zarahh09
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Explain how the structure of a muscle fibre is related to its specialised function

- It has mitochondria for aerobic respiration to supply energy.
- Has cell surface membrane
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maniali123
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If it’s the cardiac muscles then here’s the explanation:

Cardiac muscle tissue, or myocardium, is a specialized type of muscle tissue that forms the heart. This muscle tissue, which contracts and releases involuntarily, is responsible for keeping the heart pumping blood around the body.The heart also contains specialized types of cardiac tissue containing “pacemaker” cells.
These contract and expand in response to electrical impulses from the nervous system.
Cardiac muscle cells also contain mitochondria, which many people call “the powerhouses of the cells.” These are organelles that convert oxygen and glucose into energy in the form of adenosine triphosphate (ATP).Cardiac muscle cells appear striated or striped under a microscope. These stripes occur due to alternating filaments that comprise myosin and actin proteins.
The dark stripes indicate thick filaments that comprise myosin proteins. The thin, lighter filaments contain actin.
When a cardiac muscle cell contracts, the myosin filament pulls the actin filaments toward each other, which causes the cell to shrink.
The cell uses ATP to power this contraction.
A single myosin filament connects to two actin filaments on either side. This forms a single unit of muscle tissue, called a sarcomere.
Intercalated discs connect cardiac muscle cells.
Gap junctions inside the intercalated discs relay electrical impulses from one cardiac muscle cell to another.
Desmosomes are other structures present within intercalated discs.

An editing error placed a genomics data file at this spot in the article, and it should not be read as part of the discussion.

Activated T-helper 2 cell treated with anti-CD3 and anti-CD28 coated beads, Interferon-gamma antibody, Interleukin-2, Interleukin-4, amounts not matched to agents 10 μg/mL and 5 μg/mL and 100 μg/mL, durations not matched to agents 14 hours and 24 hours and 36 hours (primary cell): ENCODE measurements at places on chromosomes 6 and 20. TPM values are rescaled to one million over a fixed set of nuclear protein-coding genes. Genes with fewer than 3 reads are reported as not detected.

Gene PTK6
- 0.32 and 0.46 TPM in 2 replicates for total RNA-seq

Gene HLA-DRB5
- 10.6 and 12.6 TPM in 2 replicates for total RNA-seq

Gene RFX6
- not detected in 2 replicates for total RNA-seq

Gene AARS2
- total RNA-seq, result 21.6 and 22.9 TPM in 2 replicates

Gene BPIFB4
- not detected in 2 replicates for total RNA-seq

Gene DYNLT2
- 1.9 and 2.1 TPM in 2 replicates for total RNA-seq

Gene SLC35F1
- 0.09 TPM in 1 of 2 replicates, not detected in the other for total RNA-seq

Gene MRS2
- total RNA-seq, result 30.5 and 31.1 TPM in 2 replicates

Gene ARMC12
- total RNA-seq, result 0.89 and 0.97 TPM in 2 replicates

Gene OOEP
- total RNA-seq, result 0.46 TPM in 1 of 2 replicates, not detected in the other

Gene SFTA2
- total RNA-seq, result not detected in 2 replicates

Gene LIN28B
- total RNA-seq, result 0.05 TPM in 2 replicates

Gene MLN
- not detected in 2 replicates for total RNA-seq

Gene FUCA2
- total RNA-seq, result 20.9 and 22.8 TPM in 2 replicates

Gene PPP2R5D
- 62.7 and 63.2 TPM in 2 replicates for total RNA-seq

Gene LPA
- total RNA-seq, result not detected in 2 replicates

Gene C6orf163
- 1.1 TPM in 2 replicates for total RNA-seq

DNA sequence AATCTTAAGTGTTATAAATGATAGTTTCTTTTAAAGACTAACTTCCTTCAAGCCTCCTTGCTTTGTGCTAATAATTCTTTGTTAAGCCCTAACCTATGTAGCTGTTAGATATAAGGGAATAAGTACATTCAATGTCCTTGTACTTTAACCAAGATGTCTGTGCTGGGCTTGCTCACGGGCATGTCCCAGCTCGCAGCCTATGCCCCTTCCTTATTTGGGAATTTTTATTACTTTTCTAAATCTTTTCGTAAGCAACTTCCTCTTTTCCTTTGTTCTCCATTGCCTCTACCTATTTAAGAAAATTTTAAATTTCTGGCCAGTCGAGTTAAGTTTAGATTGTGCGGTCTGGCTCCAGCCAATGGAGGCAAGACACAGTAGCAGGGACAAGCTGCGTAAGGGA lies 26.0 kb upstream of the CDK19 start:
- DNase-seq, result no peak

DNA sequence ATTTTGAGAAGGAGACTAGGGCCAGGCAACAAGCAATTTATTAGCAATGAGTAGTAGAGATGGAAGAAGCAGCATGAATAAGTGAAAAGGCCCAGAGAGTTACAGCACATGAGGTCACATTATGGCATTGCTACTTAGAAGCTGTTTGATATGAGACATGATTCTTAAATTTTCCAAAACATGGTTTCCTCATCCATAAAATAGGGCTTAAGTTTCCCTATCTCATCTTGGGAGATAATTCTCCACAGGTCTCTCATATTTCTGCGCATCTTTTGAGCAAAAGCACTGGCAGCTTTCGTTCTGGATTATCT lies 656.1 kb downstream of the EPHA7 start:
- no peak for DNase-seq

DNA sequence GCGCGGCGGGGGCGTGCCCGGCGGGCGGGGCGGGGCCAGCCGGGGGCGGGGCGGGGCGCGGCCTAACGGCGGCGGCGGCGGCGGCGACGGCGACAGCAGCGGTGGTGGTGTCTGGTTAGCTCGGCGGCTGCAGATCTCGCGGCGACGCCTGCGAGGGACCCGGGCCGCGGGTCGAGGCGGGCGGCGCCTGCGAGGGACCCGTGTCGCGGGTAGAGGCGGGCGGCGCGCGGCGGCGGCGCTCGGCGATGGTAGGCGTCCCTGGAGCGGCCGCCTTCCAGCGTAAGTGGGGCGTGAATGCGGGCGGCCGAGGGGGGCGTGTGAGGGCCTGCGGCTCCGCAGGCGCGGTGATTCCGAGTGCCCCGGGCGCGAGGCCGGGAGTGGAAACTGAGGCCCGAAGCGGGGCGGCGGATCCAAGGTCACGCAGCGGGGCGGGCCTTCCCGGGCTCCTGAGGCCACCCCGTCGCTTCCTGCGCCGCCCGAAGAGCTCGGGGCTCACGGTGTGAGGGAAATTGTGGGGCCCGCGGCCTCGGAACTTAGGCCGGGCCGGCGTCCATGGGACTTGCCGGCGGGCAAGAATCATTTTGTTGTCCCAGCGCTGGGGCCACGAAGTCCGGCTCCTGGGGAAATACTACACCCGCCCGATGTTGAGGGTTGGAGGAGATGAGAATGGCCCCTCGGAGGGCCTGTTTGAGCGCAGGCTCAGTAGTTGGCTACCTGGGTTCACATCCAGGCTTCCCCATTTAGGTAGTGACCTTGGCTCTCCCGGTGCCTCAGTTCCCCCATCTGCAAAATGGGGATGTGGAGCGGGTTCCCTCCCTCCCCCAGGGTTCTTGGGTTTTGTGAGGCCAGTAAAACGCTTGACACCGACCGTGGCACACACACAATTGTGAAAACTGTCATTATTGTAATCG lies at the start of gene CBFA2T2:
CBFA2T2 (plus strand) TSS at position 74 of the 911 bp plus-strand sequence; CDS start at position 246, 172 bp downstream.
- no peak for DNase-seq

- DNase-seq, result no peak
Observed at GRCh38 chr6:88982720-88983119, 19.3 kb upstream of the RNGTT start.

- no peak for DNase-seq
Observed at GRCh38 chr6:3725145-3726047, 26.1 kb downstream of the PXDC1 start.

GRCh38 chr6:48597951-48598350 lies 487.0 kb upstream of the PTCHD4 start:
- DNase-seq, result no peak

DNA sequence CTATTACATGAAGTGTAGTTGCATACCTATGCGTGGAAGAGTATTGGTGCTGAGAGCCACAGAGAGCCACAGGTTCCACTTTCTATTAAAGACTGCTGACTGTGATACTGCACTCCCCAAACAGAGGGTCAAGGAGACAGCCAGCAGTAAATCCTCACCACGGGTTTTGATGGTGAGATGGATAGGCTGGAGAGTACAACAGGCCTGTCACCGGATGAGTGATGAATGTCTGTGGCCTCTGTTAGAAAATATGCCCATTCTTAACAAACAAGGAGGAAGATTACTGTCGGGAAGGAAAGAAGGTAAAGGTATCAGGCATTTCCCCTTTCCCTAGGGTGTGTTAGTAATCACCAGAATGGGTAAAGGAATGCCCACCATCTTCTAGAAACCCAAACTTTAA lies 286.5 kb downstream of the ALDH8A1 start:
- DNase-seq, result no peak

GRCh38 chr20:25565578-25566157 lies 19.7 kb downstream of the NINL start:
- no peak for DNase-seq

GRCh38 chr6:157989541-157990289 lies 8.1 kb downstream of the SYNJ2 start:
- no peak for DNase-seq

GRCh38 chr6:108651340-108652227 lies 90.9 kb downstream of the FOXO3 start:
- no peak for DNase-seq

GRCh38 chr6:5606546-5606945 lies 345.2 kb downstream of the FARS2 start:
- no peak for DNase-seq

These help hold cardiac muscle fibres together
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FutureMissMRCS
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(Original post by zarahh09)
Explain how the structure of a muscle fibre is related to its specialised function

- It has mitochondria for aerobic respiration to supply energy.
- Has cell surface membrane
Skeletal muscles have focal innervation- so a muscle cell only synapses with one neurone. And one neurone innervates many muscle cells. An excess amount of acetylcholine is released every time to ensure a contraction happens. Skeletal cells have multiple nuclei and are large cells so they have no gap junctions. All muscles are made of actin and myosin which interacts to cause a contraction. In smooth muscle and cardiac muscles, actin is connected to Z lines- so a contraction can happen using the troponin tropomyosin complex. smooth muscle cells have no troponin tropomyosin complex to contract, and have dense bodies connected to actin. Skeletal muscle are large cells that extend across the length of the muscle and have multiple nuclei and no gap junctions, so you can have fine control of them by stimulating individual muscle fibres (because they're that big). Cardiac and smooth muscles are small and have a single nuclei. In skeletal muscles the preganglionic cells from the spinal cord which synapse onto the postganglionic cells release acetylcholine which stimulates the action potential to travel down the post ganglionic neurone, but in the sympathetic system that causes the post ganglion to release noradrenaline (binds to adrenoreceptors) but in parasympathetic system there is a release of acetylcholine (binds to muscarinic receptors) by the post ganglionic neurones when stimulated.
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